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The Location
With the cast in place, the filmmakers faced their most extraordinary challenge: re-creating a lost New York of tenements, bordellos and saloons, a New York that has never been seen on screen and no longer exists at all outside of books, ghosts and blurry photographs. With an intense devotion to detail, Scorsese fulfilled on his reputation for making things on screen look "more than real."

In doing so, the production had a bit of fleeting luck. Recently, a team of archaeologists had begun to dig deep beneath Lower Manhattan to uncover the artifacts and lifestyles of the infamous Five Points. Scorsese and his team utilized this collection of over 850,000 items, ranging from dishes to combs to children's toys. It was extraordinary timing, for the entire collection (except for 18 items out on loan) was destroyed and lost forever when the World Trade Center 6 Building was partially collapsed by falling debris on September 11, 2001.

It was agreed from the beginning that rather than rely on digital effects, the filmmakers would erect Old New York from scratch, attempting to authentically recapture the look and feel of those days of horse-drawn carts and chaos and corruption in the cobble streets. Says the director: "We created our own world in the spirit of Old New York."

But they did none of this in New York itself, which over time, built over the dilapidated past so well that it can no longer be found. Instead, the film was shot almost entirely in Rome, at legendary Cinecittá Studios. Scorsese felt at home here because of his close affinity for the cinema of Italy and his high regard for the artistry of Cinecittá's famed craftsmen and artisans.

Cinecittá had several other attributes to recommend it including a vast back lot where the New York of 1846 and 1863 could be recreated and a massive studio tank for the crucial New York harbor scenes. "I've always felt that Cinecittá has a special magic because of all the great films that have been made there," says Scorsese. "For the many years that I had been thinking about GANGS OF NEW YORK, I always imagined it would be created with an aspect of the Italian artistry that I saw and experienced in Italian films when I was growing up."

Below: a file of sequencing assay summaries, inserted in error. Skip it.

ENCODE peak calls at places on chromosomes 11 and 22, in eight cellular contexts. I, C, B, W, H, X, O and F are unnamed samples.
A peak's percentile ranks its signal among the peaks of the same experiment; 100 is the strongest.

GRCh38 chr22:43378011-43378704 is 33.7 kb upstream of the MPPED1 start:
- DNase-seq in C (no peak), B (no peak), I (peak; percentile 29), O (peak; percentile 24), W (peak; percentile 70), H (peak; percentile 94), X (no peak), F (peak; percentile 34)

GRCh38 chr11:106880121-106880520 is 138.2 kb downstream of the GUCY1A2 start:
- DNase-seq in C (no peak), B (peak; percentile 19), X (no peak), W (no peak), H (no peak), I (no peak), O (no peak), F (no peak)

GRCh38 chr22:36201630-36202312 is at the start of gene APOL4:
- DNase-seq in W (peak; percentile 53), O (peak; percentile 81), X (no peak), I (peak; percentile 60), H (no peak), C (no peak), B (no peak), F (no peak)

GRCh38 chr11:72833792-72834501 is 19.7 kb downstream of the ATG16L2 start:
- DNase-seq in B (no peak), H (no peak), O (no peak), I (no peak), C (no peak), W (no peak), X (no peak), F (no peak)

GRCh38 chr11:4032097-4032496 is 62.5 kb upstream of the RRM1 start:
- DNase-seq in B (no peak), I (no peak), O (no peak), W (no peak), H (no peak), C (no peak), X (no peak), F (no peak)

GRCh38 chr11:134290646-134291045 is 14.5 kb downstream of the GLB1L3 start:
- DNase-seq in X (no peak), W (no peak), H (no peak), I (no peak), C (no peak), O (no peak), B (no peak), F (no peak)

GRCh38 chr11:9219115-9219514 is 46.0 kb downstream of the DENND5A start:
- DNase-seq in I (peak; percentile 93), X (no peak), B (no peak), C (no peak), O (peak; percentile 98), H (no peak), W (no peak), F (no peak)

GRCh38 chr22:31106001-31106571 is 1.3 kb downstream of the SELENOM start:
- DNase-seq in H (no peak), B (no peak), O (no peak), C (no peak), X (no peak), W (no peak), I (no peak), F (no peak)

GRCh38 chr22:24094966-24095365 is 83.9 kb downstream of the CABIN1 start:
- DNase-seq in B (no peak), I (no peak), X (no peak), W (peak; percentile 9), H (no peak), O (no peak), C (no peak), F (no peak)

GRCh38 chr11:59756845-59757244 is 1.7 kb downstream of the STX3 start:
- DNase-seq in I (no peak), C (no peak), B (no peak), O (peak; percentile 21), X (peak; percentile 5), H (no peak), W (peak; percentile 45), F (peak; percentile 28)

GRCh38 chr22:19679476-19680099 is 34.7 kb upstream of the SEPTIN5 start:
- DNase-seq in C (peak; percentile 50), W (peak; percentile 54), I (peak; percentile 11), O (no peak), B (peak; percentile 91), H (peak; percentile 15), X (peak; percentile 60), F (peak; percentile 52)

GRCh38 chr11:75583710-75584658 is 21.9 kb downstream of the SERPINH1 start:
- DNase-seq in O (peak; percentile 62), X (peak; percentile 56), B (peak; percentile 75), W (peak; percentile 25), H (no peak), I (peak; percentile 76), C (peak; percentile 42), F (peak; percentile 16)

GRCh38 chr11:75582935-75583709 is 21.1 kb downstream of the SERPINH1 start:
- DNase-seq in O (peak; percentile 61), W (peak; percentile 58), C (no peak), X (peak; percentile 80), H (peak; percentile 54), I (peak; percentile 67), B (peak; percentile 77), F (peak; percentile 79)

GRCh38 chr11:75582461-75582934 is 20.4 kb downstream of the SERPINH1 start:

To further excavate the lost world of Old New York, Scorsese hired Luc Sante, author of the acclaimed book Low Life, a riveting modern-day chronicle of Old New York's dark underbelly, as a technical adviser. "I'm mostly interested in the fringes of society, life in the poor quarters. And this is where a great deal of GANGS OF NEW YORK is set," says Sante. "I had done five years of research on this period and I was thrilled to be able to put that research in the service of a Martin Scorsese film."

Sante advised the film team on key particulars of everyday life in the Five Points. Famed for its squalid, overcrowded dwellings and polyglot populaton, as well as its raucous and licentious street life, the Five Points was like an entire universe unto itself. The neighborhood derived its name from the intersection of five downtown streets near a patch of green called Paradise Square. In the New York of today the Five Points would be located northeast of City Hall, essentially on the site of the Federal Court House. 

"The Five Points resembled a Wild West town more than a New York City neighborhood of today," Scorsese observes. And it is that new and fiercely wild urban landscape that Scorsese and team set out to evoke on the screen. To recreate the Five Points, production designer Dante Ferretti, in his fifth collaboration with Martin Scorsese, constructed a welter of wooden shacks

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